#EndSars – ‘I haven’t seen my brother since his arrest in 2017’

#EndSars - ‘I haven’t seen my brother since his arrest in 2017’

EndSars ‘I have not seen my brother since his arrest in 2017’

A petitioner before the Enugu State Police Brutality and Extra-Judicial Panel, Miss Uzoamaka Ugwuoke, has said she has not seen her brother, Nnaemeka Ugwuoke, since he was arrested in 2017.

Ugwuoke told the panel yesterday in Enugu that her brother was arrested by men of the disbanded Special Anti-Robbery Squad (SARS) on January 12, 2017 and had not been seen since then.

Ugwuoke, a native of Iheaka in Igboeze South Local Government Area, said his brother was taken to the SARS office in Enugu after the arrest.

The distraught lady said her brother was arrested alongside three other persons, adding that while one person was released after two weeks, the other was released after six months.

“We made several attempts for the release of my brother to no avail. The last time we went to SARS office was in 2018. We do not know whether he is still alive,” she said.

Ugwuoke named a man, Anthony Obi, as the officer handling the matter.

She alleged that the officer threatened to kill her brother if they reported the matter to a lawyer.

“At some point, my life was at risk due to threats from Obi and another man simply called Alex, who was the SARS commander,” Ugwuoke said.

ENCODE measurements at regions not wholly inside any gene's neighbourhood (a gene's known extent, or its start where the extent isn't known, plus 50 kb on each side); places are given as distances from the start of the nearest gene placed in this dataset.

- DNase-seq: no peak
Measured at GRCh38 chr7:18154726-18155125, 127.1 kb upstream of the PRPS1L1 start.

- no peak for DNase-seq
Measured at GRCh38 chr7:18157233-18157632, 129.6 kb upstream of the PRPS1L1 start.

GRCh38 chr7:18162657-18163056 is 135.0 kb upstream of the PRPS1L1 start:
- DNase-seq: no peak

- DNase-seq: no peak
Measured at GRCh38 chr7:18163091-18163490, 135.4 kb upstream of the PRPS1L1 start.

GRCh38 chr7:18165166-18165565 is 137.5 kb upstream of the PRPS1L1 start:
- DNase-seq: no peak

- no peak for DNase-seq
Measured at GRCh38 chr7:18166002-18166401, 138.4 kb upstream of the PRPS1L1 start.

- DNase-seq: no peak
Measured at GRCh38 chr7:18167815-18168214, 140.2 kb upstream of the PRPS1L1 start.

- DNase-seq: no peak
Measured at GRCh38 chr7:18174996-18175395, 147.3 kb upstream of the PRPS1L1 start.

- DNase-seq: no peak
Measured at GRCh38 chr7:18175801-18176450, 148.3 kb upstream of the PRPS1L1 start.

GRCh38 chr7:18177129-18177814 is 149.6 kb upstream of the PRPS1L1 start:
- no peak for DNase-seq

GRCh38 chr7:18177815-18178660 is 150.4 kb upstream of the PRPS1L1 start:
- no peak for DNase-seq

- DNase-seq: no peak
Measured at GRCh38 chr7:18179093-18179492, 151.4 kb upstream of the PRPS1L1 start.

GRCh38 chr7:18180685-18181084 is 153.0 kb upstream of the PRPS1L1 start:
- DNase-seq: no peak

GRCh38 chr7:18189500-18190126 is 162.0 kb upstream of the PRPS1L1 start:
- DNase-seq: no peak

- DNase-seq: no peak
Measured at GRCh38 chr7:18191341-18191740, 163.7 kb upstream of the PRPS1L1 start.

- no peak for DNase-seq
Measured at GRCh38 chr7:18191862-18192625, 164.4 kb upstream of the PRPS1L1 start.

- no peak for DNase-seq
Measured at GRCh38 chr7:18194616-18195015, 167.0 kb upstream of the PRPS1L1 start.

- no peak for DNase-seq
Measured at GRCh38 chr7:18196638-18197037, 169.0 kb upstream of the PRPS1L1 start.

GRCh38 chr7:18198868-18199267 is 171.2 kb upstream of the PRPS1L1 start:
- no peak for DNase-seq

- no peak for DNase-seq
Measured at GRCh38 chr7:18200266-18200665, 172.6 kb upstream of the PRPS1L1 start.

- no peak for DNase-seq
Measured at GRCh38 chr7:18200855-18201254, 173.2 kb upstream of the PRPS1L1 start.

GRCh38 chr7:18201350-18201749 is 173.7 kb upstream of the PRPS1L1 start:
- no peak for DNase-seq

Chairman of the panel, Justice Kingsley Udeh (retd.), instructed Ugwuoke to furnish the secretary of the panel with details of the police officers involved so that the panel could invite them.

Also, the panel witnessed a rowdy session yesterday, following a report of alleged assault on a petitioner’s lawyer, Mr. George Enekwechi, by a police officer, Mr. Emmanuel Ehirim.

Ehirim is one of the respondents in an alleged case of kidnap and attempted murder filed by Enekwechi on behalf of his client, Mr. Kenenna Obiatuegwu.

The News Agency of Nigeria (NAN) reports that shortly after the panel had adjourned hearing on the matter brought against Ehirim, the petitioner’s counsel, who had left with his client, ran back to the court hall, panting.

Enekwechi told the panel that Ehirim, who happened to be the Investigation Police Office (IPO) when the instant case was with the police, assaulted him outside the court hall.

The lawyer said the assault must not be unconnected with the fact that he was the counsel to the petitioner.

He added that his client had been receiving threats to his life from strange phone numbers since the matter was brought to the panel.

“I was just passing and Ehirim attacked me on the pretext that I touched him. I did not touch him. If as a lawyer I cannot feel free for fear of being attacked, I do not know how safe my client will be,” he said.

Enekwechi urged the panel to call the police officer to order and for him to desist from threatening him and his client.

Ehirim, who was summoned by the panel, denied assaulting the lawyer.

“I was with my lawyer outside and he (Enekwechi) passed. I asked him why he pushed me while passing.

“He touched me and I said why?” Ehirim said.

The panel chairman urged the police officers and lawyers to allow the panel to do its job.

He said the panel would not tolerate any form of intimidation by anybody, no matter how highly placed.

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